"I can't say," I answered. "It's a private matter."
"Let's go," she said. "I'm their aunt." Together we went to a neighboring entryway. The brothers had been taken in by relatives, good people who didn't let them vanish into the system. Neither of the brothers drank or smoked. Both worked.
A nice-looking boy approached. "I'm L., and you are?"
"I have a letter for you from America, from E."
"Hooray! They found E.!"
Jumping up, he ran to call his brother. "Come home quickly," he said. "They found E.!" In 10 minutes, his 18-year-old brother, also nice-looking, ran in.
The brothers had searched for their sister for years. They phoned different orphanages and talked to social workers. Each time, they had been turned away. Information about adoptions is kept strictly secret in Russia, even for siblings.
Together, the brothers looked at the photographs, their faces beaming with happiness. "She's beautiful!" they said. "What a nice girl she's grown up to be."
They began to recollect their few experiences as a family, when they were all small children.
"Do you remember how we went to the lake to take a walk, and she fell into that hole? We pulled her out and didn't say anything to anyone."
"And remember how we used to feed the cat?"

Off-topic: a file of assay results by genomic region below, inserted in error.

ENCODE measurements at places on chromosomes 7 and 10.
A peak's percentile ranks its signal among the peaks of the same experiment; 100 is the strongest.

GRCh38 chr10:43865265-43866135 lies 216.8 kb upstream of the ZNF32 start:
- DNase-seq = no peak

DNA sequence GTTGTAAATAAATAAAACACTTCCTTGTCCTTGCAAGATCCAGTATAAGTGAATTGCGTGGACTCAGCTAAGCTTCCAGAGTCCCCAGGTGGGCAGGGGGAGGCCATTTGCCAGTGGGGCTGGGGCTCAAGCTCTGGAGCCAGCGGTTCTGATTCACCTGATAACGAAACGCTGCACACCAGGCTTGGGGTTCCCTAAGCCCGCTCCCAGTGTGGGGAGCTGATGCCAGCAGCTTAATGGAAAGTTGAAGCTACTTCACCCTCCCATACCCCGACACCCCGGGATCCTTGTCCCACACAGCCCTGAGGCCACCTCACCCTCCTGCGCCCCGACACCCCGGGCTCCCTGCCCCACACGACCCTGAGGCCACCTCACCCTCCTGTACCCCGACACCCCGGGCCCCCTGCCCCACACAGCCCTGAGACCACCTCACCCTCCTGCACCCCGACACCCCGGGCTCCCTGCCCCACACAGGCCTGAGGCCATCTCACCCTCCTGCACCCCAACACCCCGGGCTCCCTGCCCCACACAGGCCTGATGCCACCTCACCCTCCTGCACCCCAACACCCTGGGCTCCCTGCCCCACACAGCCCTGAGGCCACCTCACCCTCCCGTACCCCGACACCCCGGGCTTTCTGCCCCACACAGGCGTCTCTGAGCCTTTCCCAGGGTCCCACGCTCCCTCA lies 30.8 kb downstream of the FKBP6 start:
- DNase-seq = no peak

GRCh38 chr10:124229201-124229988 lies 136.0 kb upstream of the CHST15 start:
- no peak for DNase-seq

I read the letter from E., translating it into Russian.
"Hello, dear brothers C. and L., this is your sister E. writing from America. I have a good life. I go to school, and I have a dog, a cat, and a little bird. My adoptive father died not long ago."
At that moment the older brother, sitting at the table, quietly started to cry. (I had a lump in my throat myself.)
Now the siblings write back and forth, and E. has already been to Moscow. They sent me a photo of the three of them on Red Square.
'Raising Such A Child Is Hard Labor'
In Moscow there lived a woman, K., who was raising a year-old daughter. It was the early 1990s, the time of perestroika. The woman was normal and everything in her family, too, was normal: the husband drank, the father drank, the mother was out of work, and K. once again found herself pregnant. An ordinary thing. In the birthing house they said, "Why do you need another girl, especially one with cerebral palsy? Raising such a child isn't life, it's hard labor."
She agreed, and gave the little girl away. Half a year later, life had changed. The mother found work, the drunken father had died, and the drunken husband had left her for another woman. K. went back to the people who had advised her to give her daughter away and said, "Give her back. I want to raise her myself."
"And who are you?" they answered. "Get out of here." They refused, and that was it.
"Can you at least tell me how she is? Where she is?"
"That's none of your business, and by law you have no right to know that!"
I found K., and gave her the letter and photographs. The cerebral palsy, it turned out, was very mild, and the little girl had received good treatment. She was almost completely healthy, and loved music and dancing. Now K.'s two daughters write to each other. They're very much alike, both in their looks and their hobbies.
What would have happened to that child if she had stayed here?